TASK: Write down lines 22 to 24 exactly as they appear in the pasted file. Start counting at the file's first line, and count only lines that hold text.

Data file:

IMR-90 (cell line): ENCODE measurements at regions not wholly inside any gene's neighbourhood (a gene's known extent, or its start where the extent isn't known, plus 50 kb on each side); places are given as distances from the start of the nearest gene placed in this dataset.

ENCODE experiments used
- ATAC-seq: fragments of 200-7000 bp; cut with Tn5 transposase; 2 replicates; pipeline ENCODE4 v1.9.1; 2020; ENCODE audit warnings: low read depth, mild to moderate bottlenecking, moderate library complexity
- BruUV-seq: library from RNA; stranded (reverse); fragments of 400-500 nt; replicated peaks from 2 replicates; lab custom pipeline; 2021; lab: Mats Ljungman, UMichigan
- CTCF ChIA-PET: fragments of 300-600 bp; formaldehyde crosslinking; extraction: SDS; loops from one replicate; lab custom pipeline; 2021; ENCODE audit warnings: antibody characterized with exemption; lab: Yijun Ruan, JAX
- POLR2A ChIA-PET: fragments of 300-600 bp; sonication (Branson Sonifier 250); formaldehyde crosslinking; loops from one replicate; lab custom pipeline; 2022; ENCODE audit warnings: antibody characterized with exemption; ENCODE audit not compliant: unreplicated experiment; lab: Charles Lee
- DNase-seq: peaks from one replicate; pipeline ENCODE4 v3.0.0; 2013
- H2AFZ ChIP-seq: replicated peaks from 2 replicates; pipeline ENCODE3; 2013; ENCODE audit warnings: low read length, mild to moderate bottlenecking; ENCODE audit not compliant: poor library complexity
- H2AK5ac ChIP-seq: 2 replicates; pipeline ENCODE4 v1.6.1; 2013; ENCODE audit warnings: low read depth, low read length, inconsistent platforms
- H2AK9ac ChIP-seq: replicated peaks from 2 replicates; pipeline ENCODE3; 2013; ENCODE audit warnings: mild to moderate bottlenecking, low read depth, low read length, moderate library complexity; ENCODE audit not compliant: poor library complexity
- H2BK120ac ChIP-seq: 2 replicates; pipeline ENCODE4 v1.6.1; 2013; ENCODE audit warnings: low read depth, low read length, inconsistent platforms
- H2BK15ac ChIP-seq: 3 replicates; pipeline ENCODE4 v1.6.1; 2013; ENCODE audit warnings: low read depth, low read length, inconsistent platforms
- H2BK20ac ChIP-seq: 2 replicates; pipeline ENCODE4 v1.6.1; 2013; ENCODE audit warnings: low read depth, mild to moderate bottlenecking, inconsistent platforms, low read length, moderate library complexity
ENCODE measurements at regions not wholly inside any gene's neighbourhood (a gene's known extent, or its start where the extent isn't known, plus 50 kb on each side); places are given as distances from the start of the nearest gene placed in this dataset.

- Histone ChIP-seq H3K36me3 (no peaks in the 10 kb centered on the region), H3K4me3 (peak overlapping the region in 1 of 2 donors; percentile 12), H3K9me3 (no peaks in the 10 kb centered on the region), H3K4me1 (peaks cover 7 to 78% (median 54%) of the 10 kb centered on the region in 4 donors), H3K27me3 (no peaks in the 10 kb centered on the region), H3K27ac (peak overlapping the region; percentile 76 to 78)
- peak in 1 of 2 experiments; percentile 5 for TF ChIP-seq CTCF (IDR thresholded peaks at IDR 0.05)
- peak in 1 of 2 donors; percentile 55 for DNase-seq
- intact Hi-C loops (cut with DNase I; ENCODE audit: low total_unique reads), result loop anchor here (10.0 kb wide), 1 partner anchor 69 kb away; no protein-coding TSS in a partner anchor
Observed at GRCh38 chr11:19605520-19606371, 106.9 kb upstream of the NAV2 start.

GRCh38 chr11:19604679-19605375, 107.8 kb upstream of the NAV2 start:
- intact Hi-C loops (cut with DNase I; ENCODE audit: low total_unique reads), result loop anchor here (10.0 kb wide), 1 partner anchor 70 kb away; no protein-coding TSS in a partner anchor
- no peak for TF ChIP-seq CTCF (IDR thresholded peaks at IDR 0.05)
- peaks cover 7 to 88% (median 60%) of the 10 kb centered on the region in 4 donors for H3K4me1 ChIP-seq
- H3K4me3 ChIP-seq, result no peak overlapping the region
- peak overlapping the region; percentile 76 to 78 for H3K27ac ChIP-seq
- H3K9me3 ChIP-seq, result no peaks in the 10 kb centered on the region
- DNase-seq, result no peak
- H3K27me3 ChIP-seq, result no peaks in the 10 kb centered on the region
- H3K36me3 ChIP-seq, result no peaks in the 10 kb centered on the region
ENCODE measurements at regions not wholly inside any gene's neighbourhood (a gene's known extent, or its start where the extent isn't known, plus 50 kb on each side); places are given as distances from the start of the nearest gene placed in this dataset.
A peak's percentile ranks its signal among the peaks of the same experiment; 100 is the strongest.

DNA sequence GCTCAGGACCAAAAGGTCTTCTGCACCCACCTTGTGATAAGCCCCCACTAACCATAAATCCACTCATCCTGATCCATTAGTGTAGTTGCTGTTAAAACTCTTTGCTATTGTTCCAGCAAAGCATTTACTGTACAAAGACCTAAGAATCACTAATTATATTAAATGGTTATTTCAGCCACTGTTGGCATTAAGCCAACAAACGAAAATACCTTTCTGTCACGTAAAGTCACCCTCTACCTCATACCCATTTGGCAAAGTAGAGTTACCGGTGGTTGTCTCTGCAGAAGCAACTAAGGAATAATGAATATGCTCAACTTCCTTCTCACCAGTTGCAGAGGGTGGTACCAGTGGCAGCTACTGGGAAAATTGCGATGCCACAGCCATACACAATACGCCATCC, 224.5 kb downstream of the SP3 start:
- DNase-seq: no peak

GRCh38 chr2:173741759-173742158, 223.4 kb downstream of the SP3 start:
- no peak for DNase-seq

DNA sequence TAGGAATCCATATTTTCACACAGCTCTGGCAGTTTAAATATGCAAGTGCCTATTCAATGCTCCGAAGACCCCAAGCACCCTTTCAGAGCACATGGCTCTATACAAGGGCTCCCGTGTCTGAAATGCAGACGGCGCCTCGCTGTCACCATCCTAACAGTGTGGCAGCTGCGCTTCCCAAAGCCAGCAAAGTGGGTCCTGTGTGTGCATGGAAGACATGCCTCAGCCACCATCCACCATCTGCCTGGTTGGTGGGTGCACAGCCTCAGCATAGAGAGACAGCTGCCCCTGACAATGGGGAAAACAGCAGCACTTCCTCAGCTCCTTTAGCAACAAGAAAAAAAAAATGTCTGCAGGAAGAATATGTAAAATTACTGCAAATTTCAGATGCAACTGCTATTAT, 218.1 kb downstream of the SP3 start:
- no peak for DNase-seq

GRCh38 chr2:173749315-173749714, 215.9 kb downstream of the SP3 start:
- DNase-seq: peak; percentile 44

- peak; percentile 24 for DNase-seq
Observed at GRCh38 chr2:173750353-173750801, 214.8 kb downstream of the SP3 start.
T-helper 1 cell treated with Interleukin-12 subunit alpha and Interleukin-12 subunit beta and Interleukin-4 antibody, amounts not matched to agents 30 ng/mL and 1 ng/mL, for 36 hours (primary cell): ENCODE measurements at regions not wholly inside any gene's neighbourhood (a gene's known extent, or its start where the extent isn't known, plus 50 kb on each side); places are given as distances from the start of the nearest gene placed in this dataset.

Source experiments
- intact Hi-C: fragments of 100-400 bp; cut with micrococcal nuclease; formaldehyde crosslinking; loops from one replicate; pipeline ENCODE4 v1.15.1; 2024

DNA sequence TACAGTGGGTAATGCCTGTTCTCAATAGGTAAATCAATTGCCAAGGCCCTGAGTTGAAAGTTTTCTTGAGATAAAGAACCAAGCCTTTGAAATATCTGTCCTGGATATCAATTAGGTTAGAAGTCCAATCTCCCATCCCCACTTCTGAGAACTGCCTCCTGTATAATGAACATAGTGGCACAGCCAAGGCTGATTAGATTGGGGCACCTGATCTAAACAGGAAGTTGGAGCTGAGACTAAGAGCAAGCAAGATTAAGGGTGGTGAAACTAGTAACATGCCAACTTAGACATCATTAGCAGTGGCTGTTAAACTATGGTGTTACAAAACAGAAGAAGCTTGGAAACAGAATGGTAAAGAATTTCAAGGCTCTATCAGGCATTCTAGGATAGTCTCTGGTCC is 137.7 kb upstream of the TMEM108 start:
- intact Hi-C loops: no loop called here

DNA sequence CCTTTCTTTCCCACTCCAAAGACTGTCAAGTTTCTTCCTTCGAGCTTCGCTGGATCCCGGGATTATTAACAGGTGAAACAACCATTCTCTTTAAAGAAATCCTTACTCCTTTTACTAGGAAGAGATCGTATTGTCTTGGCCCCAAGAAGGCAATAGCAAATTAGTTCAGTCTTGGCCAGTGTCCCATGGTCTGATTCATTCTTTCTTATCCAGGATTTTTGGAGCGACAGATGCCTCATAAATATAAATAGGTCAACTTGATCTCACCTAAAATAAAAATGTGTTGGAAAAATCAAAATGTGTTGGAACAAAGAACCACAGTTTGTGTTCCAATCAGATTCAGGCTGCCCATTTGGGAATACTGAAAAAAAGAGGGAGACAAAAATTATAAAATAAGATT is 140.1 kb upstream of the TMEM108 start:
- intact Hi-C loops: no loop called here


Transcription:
- no peak for TF ChIP-seq CTCF (IDR thresholded peaks at IDR 0.05)
- peaks cover 7 to 88% (median 60%) of the 10 kb centered on the region in 4 donors for H3K4me1 ChIP-seq
- H3K4me3 ChIP-seq, result no peak overlapping the region